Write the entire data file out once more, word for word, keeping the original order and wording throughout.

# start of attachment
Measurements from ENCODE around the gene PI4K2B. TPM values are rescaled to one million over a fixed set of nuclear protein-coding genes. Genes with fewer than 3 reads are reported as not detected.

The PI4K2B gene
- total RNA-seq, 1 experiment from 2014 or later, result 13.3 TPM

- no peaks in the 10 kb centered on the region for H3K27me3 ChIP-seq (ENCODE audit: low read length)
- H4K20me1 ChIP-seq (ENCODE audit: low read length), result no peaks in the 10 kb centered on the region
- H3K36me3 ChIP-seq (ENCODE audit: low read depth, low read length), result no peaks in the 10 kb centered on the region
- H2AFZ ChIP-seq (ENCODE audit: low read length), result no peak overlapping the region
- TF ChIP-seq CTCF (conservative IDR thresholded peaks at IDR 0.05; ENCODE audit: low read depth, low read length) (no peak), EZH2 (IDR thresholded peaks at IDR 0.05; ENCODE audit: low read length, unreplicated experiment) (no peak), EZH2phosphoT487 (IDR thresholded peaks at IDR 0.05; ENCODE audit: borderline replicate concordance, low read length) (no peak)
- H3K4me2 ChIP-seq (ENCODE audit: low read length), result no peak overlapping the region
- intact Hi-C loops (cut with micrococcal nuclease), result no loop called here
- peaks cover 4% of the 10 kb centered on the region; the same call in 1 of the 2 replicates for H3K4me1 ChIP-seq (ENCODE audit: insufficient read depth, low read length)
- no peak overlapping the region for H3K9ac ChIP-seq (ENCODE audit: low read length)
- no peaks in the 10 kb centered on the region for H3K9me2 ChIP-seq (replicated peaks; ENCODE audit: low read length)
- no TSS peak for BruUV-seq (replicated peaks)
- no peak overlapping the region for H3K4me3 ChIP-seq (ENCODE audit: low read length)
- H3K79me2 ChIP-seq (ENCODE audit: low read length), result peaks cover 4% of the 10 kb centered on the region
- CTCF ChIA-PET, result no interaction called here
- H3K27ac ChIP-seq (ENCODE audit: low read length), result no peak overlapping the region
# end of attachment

Measurements from ENCODE around the gene PI4K2B. TPM values are rescaled to one million over a fixed set of nuclear protein-coding genes. Genes with fewer than 3 reads are reported as not detected.

The PI4K2B gene
- total RNA-seq, 1 experiment from 2014 or later, result 13.3 TPM

- no peaks in the 10 kb centered on the region for H3K27me3 ChIP-seq (ENCODE audit: low read length)
- H4K20me1 ChIP-seq (ENCODE audit: low read length), result no peaks in the 10 kb centered on the region
- H3K36me3 ChIP-seq (ENCODE audit: low read depth, low read length), result no peaks in the 10 kb centered on the region
- H2AFZ ChIP-seq (ENCODE audit: low read length), result no peak overlapping the region
- TF ChIP-seq CTCF (conservative IDR thresholded peaks at IDR 0.05; ENCODE audit: low read depth, low read length) (no peak), EZH2 (IDR thresholded peaks at IDR 0.05; ENCODE audit: low read length, unreplicated experiment) (no peak), EZH2phosphoT487 (IDR thresholded peaks at IDR 0.05; ENCODE audit: borderline replicate concordance, low read length) (no peak)
- H3K4me2 ChIP-seq (ENCODE audit: low read length), result no peak overlapping the region
- intact Hi-C loops (cut with micrococcal nuclease), result no loop called here
- peaks cover 4% of the 10 kb centered on the region; the same call in 1 of the 2 replicates for H3K4me1 ChIP-seq (ENCODE audit: insufficient read depth, low read length)
- no peak overlapping the region for H3K9ac ChIP-seq (ENCODE audit: low read length)
- no peaks in the 10 kb centered on the region for H3K9me2 ChIP-seq (replicated peaks; ENCODE audit: low read length)
- no TSS peak for BruUV-seq (replicated peaks)
- no peak overlapping the region for H3K4me3 ChIP-seq (ENCODE audit: low read length)
- H3K79me2 ChIP-seq (ENCODE audit: low read length), result peaks cover 4% of the 10 kb centered on the region
- CTCF ChIA-PET, result no interaction called here
- H3K27ac ChIP-seq (ENCODE audit: low read length), result no peak overlapping the region